LOUIS VUITTON Fall-Winter 2019 Women’s collection

Fall-Winter 2019 Women’s collection LOUIS VUITTON

LOUIS VUITTON Fall-Winter 2019 Women’s collection

LOUIS VUITTON Fall-Winter 2019 Women’s collection

Perceptions shift… In the Louvre’s Cour Carrée another emblematic institution rises for a finite, illusory moment. In this museal collaboration, Louis Vuitton converges
on the most fascinating of territories: culture. Culture: what we see, what we accept, what we learn. What’s left to us….
 
Beaubourg is the symbol of a certain culture of fashion, when it takes a stand and expresses itself with a passion. Nicolas Ghesquière gained stature in an atmosphere of revival.
LOUIS VUITTON Fall-Winter 2019 Women’s collection
And the Centre Pompidou, a fabulous example of generational architecture, represents the most captivating dialogue between a surprising construction and a historic Parisian neighbourhood. Paying homage to the clash of old and now is the very principle of a collection in which debate is deliberately lively, like a reverberation of the museum’s inauguration, in 1977.
 
The Fall-Winter 2019 collection speaks to a vision of fashion, when one is sure of one’s potential and knows with conviction that this is the path to follow. When everything one discovers in the enthusiasm of youth becomes the foundation of stylistic certainty. This collection is an invitation to cultural references. “Refinery” sweaters and “Carcass” dresses. The Monogram and the Damier oscillate on accessories in equal time.
LOUIS VUITTON Fall-Winter 2019 Women’s collection

A graphic juxtaposition that surfaces on the new “Monogram LV Pop” and the beginnings of the “The LV Arch”, a bag as classic as it is knowledgeable. A nod to the monumental clock that counted down four hundred million seconds to the third millennium.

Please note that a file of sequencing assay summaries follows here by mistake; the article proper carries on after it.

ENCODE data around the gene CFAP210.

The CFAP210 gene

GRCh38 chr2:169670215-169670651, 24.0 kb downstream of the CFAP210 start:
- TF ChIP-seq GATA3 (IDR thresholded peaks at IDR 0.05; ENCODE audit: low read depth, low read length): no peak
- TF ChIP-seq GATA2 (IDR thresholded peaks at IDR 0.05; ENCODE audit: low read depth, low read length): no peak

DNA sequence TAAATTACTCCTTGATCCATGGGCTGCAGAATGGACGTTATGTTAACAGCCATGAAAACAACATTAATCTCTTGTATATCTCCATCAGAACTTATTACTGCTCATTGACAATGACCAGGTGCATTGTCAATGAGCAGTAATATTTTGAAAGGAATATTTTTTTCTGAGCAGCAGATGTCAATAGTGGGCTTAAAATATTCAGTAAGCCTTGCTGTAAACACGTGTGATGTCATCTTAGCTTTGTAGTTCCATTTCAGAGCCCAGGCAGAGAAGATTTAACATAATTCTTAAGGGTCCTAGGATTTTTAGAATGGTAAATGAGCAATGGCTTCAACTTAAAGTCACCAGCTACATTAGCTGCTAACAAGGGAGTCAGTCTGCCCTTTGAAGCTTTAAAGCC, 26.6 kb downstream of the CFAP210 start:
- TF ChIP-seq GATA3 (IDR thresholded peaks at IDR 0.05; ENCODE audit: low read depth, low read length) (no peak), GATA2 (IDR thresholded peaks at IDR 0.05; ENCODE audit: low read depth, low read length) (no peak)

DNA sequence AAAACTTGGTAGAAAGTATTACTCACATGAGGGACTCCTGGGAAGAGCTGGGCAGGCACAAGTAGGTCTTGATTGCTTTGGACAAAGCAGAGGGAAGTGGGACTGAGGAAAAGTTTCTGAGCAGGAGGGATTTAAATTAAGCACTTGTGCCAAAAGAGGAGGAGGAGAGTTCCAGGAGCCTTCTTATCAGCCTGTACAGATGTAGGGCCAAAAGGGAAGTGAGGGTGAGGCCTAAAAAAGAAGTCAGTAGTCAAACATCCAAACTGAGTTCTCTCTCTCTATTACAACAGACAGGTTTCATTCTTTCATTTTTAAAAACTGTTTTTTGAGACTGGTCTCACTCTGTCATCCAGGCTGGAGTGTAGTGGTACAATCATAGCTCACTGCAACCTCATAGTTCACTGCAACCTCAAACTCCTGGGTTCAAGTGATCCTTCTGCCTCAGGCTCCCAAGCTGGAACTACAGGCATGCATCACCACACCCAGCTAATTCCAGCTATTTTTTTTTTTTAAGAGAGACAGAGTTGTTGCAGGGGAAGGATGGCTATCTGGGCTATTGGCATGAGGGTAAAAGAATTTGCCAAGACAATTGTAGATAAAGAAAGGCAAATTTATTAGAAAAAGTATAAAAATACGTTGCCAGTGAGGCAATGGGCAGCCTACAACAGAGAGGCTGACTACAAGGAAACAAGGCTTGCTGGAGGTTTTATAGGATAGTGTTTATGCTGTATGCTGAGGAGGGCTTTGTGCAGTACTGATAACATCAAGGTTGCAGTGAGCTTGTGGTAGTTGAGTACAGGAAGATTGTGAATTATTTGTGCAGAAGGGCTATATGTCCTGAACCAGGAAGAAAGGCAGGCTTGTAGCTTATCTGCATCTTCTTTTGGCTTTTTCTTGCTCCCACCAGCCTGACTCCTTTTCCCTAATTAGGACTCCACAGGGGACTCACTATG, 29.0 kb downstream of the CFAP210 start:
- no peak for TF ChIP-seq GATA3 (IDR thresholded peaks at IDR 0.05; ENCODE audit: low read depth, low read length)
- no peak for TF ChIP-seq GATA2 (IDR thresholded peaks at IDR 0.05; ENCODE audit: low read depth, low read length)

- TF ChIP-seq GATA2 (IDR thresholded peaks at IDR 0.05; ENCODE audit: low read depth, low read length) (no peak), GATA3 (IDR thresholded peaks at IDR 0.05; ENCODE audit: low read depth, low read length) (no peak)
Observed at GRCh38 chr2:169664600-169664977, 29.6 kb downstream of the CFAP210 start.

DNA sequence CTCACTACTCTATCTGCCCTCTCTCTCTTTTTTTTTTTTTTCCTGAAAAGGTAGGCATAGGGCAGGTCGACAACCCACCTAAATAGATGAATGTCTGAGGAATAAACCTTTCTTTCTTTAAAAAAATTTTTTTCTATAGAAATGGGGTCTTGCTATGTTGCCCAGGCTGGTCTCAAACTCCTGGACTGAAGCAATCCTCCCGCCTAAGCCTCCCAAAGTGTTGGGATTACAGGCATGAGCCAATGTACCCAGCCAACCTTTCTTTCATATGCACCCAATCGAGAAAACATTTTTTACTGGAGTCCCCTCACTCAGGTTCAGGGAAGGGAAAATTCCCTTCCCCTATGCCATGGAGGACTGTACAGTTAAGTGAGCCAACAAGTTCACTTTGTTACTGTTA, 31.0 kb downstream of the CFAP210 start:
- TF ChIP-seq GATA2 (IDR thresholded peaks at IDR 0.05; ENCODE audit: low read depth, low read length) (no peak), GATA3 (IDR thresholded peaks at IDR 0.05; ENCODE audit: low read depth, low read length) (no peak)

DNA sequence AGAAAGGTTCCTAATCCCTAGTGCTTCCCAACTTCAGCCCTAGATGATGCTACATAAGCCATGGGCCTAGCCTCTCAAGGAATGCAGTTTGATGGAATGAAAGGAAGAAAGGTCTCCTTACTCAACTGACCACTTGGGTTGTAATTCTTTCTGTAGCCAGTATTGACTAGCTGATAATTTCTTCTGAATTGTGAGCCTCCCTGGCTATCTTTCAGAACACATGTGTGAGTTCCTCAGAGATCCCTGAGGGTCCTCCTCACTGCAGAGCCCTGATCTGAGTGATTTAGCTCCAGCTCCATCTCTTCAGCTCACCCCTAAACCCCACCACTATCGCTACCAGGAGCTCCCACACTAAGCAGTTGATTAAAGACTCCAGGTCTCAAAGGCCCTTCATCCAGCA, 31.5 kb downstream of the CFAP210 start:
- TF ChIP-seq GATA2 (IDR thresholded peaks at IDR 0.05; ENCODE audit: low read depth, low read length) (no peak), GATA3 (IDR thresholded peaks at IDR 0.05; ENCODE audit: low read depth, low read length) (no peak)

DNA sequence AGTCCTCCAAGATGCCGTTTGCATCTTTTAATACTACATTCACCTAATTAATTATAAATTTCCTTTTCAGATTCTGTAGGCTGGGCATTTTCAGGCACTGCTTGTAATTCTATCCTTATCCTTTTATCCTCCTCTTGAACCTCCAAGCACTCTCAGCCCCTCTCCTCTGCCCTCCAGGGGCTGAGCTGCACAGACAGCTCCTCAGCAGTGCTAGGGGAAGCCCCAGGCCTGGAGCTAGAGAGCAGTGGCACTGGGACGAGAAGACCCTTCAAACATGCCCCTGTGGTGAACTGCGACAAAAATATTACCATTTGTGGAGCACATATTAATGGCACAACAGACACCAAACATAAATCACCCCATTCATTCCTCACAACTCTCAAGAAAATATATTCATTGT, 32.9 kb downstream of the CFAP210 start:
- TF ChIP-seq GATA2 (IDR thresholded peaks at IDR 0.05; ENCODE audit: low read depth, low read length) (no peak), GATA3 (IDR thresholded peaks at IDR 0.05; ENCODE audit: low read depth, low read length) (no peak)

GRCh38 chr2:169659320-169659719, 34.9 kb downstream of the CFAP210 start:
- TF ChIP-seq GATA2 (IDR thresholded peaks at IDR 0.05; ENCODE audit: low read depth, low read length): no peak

The elusive state of being known as the Parisian.
 
Paris: a centrifuge. Inside/outside silhouettes, the very legitimacy of a starry-eyed young man in Paris, what he’s made of and what he will become. What there is to be seen, sincerely. Just as the the Centre Pompidou was created, with all
the functional elements on the outside, the better to dress the inside. The incredible feat of the Centre Pompidou that could also apply to fashion is the ID Code of fluidity, an architect’s glossary that’s both formal and fanciful. Green is water, blue is air, yellow is electricity. Red is human. At Beaubourg, as in fashion, everything’s a matter of flow. Power is identified through the gesture.
 
Nicolas Ghesquière: “The Centre Pompidou, Beaubourg, Les Halles, Place des Innocents: A fascinating incubator of a neighborhood. An incredible melange, converging in the epicenter. The cliques, the styles, the life... I love that imprvession of a sartorial melting pot. Today, I've transposed it at Louis Vuitton: a House  of multiple expressions..”
LOUIS VUITTON Fall-Winter 2019 Women’s collection

The Centre Pompidou is a prototype. It’s an artisanal piece. People may laugh, but it’s all handmade! Industrial production starts with a craftsman’s gesture. The great advantage you have when you create an industrial product is that, with the artisanal piece you make, you have the time and the opportunity to make it and remake it time and again. Which is to say that the circularity of the creative process, which means conceiving of something, producing it, re-conceiving it, re-producing
it and starting over again, the circularity of the culture of doing, the material, of action… This mix feeds the culture of conceptions. Which has always been the human spirit of creative work.

Renzo Piano, architect of the Centre Pompidou.
 
It took shape, on paper, with places dedicated to all, of all ages and origins, a cross between the British Museum and Times Square. Between culture and the everyday. In a way, that’s what a space for living is. We were very worried at the beginning because I was afraid the building would be too cold and we wanted to create a cultural machine that would be, by turns, culture and machine, something that could evolve. We had five floors, each the size of two football pitches. So the idea was to adapt to the evolution of everyday life.

Richard Rogers, architect of the Centre Pompidou.
 
Louis Vuitton thanks Richard Rogers and Renzo Piano, architects of the Centre Pompidou, as well as Serge Lasvignes, President of the Centre Pompidou.

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